Only a month on, this reply looks simply ridiculous. It was as if he had a common sense bypass. I and others have not been asking for British forces to land in Libya to stabilise the government. We had been warning for several months that the way to stop the deaths in the Mediterranean was to bring those criminal elements who are exploiting and trafficking human beings to justice.

I was a little surprised at the time, particularly given that the Prime Minister had said only a few weeks before that he would actually support sending ships into Libyan coastal waters. I wonder if he was admonished by Mr Hammond for being "desperately keen".

This strategy, which has been called for by the Italian government for years, now looks likely to be requested by the Libyan authorities, who have already asked the EU for assistance in stopping people trafficking.

Waiting for the UN

Following today's announcement, some may feel that we are stepping up our game and being rather more dynamic in taking on the human traffickers.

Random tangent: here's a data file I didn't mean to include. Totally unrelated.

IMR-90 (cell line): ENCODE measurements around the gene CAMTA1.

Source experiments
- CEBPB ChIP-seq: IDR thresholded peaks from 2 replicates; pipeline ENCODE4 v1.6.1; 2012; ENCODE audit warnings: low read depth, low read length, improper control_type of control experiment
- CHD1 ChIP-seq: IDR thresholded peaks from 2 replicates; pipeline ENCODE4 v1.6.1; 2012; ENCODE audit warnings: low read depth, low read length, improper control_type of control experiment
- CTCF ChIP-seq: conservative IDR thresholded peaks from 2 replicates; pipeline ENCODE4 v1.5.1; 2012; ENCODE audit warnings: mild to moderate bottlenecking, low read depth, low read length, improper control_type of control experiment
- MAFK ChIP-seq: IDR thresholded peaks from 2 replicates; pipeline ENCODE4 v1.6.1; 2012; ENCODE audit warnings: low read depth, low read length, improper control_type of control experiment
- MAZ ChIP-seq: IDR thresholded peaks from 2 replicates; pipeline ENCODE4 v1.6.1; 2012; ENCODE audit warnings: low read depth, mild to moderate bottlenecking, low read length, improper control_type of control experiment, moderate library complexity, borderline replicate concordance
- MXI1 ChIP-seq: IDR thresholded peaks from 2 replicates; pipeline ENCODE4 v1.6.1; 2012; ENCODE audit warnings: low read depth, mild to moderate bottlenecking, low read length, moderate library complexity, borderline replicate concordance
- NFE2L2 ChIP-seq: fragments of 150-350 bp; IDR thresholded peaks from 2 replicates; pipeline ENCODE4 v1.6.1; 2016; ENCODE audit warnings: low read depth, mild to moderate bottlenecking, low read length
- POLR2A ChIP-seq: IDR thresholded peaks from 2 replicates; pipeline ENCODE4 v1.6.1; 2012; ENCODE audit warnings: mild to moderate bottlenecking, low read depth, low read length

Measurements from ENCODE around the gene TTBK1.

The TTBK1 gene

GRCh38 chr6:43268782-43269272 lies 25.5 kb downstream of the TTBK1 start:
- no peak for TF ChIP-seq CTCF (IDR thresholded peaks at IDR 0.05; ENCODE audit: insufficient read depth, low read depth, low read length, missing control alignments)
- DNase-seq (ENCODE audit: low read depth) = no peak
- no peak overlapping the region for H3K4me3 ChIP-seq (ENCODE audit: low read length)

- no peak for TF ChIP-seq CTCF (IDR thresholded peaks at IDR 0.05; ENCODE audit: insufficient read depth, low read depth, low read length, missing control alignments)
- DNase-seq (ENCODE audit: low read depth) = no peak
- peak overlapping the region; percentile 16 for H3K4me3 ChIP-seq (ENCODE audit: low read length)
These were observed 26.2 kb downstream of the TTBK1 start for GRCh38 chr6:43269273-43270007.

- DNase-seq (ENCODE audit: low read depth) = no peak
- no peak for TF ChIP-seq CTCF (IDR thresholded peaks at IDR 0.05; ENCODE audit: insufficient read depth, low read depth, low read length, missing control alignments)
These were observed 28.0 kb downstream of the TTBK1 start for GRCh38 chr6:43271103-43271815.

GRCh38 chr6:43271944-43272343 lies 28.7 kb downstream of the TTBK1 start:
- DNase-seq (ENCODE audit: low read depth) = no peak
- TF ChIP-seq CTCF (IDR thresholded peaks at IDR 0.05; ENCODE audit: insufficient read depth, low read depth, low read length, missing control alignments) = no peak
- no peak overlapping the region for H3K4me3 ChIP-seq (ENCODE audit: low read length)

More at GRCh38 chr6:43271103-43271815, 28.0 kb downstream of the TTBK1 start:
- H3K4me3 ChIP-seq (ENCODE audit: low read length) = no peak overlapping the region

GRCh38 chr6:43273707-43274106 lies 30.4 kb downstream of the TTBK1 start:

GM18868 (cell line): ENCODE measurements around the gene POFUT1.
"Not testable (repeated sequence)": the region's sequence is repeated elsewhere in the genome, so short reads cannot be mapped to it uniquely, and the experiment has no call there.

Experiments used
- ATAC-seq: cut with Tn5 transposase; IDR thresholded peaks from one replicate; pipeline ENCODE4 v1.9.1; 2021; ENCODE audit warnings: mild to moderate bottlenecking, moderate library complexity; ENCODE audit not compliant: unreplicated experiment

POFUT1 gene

But then the Prime Minister said something which should fill anyone familiar with international bureaucracy with dread. Namely that only "once the relevant permissions and UN security council resolution are in place" will the deployment of the UK's vessel be possible.

Sorry. Are vessels not already in the Mediterranean? Has the Government of National Accord in Libya not already asked for our help?

Why on earth are we waiting for the United Nations? Are people not dying as I write this article because of the inertia of international organisations?

There has been an 80% increase in the number of crossings between Libya and Italy this year compared to 2015. This time last year, half a million people were waiting in Libya to get to Italy. The consultation, permissions and box-ticking should have been done months ago, not in June.

What are Italy doing?

Ultimately, this crisis will hit Italy the hardest.

The swift response of the Italian Navy to last week's capsizing demonstrate the good work they are doing to save lives, with almost 6,000 rescued from the Mediterranean in the last few weeks alone.

That said, this is not a solution. Upon arrival in Italy, it would be foolish to suggest that these migrants wish to remain there, and clearly little is being done to stop them from travelling onto Germany, Sweden or indeed Calais, with the destination of the UK in mind.